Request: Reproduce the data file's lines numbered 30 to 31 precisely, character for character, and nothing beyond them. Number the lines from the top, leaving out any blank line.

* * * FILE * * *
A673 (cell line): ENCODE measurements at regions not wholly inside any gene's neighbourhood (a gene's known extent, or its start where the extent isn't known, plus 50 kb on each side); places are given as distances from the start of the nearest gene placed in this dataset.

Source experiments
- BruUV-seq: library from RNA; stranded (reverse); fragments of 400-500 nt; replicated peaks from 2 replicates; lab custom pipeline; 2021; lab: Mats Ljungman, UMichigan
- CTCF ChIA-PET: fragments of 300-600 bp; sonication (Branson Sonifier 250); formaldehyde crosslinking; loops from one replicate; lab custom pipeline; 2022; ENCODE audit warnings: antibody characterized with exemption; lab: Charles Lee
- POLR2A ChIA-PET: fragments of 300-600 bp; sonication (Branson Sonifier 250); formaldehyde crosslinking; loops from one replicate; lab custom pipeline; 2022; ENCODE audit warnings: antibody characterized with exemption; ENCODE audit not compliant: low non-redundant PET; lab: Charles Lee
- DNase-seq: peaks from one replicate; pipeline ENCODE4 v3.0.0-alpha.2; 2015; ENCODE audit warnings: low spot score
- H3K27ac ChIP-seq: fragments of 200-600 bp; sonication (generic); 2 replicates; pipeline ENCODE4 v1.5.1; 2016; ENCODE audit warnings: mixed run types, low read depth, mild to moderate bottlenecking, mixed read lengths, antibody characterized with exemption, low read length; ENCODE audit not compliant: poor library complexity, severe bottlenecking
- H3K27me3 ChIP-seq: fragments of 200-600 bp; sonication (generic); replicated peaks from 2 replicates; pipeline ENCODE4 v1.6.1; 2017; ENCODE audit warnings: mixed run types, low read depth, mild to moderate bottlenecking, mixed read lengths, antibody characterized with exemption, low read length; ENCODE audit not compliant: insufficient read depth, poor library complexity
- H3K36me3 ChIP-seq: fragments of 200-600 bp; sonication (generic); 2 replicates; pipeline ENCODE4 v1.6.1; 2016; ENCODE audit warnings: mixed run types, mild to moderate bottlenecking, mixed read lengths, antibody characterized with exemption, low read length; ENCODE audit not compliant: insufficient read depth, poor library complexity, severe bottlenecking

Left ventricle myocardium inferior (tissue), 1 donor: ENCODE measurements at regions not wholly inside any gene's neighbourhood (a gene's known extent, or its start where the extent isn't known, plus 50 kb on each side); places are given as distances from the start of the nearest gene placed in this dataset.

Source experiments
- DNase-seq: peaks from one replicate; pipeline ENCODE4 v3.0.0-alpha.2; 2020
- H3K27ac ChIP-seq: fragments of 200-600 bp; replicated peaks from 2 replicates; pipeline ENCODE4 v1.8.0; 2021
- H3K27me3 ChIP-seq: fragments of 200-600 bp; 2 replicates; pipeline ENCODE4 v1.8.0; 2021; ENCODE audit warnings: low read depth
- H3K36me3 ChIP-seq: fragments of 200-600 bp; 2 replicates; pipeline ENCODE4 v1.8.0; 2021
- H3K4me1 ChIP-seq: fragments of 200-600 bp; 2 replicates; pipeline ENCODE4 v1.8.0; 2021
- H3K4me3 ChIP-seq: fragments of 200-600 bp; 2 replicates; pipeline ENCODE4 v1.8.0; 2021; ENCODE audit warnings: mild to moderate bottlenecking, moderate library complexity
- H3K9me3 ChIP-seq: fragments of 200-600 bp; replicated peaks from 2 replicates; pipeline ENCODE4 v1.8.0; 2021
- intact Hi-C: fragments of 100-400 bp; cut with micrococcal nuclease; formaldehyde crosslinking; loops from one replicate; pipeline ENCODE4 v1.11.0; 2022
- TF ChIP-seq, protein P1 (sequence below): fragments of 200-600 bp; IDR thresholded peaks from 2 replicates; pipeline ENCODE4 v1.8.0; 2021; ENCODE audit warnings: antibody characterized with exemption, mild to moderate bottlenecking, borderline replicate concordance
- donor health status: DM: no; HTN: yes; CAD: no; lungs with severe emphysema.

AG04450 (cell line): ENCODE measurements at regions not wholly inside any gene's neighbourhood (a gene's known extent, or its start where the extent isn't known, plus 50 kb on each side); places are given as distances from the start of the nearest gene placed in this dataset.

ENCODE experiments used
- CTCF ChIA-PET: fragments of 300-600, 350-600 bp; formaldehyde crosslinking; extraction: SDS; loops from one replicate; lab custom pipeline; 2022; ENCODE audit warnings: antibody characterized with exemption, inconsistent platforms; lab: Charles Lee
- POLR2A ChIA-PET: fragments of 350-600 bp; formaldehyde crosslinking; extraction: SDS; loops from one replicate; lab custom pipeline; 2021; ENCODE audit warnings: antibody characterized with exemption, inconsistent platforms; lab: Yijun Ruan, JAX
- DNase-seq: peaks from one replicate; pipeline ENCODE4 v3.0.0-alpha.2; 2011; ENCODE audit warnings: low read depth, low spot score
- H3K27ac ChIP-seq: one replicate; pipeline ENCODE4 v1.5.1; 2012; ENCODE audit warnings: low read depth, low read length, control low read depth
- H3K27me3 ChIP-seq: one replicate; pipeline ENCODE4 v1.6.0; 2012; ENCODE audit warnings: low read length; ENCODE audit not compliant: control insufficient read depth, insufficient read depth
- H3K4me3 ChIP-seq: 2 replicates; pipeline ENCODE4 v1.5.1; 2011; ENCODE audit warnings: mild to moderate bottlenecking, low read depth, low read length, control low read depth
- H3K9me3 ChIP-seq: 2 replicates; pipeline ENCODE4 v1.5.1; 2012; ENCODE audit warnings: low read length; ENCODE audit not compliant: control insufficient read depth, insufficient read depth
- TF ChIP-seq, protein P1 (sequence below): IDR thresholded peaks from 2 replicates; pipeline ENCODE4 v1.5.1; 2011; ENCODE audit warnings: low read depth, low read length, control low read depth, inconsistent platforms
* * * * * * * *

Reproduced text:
- H3K9me3 ChIP-seq: 2 replicates; pipeline ENCODE4 v1.5.1; 2012; ENCODE audit warnings: low read length; ENCODE audit not compliant: control insufficient read depth, insufficient read depth
- TF ChIP-seq, protein P1 (sequence below): IDR thresholded peaks from 2 replicates; pipeline ENCODE4 v1.5.1; 2011; ENCODE audit warnings: low read depth, low read length, control low read depth, inconsistent platforms